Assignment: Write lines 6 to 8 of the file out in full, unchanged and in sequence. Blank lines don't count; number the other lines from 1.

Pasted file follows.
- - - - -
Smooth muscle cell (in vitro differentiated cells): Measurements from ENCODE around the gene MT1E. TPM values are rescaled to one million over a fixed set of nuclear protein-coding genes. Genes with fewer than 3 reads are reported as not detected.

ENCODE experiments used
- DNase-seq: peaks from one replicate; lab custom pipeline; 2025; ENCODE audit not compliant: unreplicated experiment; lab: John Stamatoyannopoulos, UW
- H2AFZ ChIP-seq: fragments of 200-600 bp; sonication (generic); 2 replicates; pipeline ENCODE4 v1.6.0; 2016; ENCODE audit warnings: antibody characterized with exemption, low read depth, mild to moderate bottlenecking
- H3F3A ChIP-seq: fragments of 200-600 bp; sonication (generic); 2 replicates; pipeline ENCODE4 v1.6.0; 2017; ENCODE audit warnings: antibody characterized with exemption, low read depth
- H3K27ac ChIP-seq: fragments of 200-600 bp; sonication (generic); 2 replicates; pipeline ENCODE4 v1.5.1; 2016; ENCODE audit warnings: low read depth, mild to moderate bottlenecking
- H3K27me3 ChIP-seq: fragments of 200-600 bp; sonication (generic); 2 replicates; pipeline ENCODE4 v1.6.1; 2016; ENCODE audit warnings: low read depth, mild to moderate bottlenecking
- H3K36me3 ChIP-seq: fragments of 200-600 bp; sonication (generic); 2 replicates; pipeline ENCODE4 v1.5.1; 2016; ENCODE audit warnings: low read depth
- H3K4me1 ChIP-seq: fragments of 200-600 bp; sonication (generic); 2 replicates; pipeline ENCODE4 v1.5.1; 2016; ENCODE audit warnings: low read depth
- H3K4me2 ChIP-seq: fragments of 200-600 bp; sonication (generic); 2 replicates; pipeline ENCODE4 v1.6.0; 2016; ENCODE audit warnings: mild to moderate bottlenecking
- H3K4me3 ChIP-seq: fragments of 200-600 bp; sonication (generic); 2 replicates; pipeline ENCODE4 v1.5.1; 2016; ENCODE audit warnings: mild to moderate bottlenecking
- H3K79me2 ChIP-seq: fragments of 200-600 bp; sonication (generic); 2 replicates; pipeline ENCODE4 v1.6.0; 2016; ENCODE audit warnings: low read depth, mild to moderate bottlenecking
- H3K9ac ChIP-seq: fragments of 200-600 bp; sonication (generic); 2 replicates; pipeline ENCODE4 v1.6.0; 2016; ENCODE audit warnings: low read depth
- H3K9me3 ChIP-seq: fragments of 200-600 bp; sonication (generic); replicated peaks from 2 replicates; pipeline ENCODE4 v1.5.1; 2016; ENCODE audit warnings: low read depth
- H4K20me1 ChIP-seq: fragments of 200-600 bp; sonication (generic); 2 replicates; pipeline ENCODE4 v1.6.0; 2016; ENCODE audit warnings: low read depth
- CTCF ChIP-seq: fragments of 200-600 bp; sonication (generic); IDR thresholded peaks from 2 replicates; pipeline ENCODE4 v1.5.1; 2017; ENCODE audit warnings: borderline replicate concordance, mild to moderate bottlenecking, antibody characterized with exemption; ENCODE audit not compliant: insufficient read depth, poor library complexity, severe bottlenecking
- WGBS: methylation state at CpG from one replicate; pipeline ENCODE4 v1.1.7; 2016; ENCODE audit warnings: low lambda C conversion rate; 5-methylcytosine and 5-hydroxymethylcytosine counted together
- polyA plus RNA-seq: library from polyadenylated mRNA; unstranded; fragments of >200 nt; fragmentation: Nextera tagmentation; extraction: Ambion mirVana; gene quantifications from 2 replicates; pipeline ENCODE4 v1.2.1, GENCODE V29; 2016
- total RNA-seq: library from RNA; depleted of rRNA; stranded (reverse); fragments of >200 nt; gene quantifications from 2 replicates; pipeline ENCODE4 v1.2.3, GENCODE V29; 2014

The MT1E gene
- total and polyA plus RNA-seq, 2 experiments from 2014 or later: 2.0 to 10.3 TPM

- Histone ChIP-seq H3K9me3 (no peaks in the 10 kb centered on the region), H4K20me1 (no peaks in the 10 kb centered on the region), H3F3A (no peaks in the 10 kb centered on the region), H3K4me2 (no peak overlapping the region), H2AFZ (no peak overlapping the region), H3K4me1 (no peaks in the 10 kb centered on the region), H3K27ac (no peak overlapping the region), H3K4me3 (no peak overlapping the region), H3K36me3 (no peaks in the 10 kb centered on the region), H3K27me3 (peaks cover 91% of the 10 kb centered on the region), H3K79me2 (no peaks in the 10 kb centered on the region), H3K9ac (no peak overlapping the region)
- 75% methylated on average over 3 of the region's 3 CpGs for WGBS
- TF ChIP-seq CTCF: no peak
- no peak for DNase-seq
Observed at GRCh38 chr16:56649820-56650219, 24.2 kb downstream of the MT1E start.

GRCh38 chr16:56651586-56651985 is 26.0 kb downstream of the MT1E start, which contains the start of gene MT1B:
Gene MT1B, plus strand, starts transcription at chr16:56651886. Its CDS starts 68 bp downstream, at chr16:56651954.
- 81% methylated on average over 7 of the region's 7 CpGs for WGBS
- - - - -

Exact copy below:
- H3K27ac ChIP-seq: fragments of 200-600 bp; sonication (generic); 2 replicates; pipeline ENCODE4 v1.5.1; 2016; ENCODE audit warnings: low read depth, mild to moderate bottlenecking
- H3K27me3 ChIP-seq: fragments of 200-600 bp; sonication (generic); 2 replicates; pipeline ENCODE4 v1.6.1; 2016; ENCODE audit warnings: low read depth, mild to moderate bottlenecking
- H3K36me3 ChIP-seq: fragments of 200-600 bp; sonication (generic); 2 replicates; pipeline ENCODE4 v1.5.1; 2016; ENCODE audit warnings: low read depth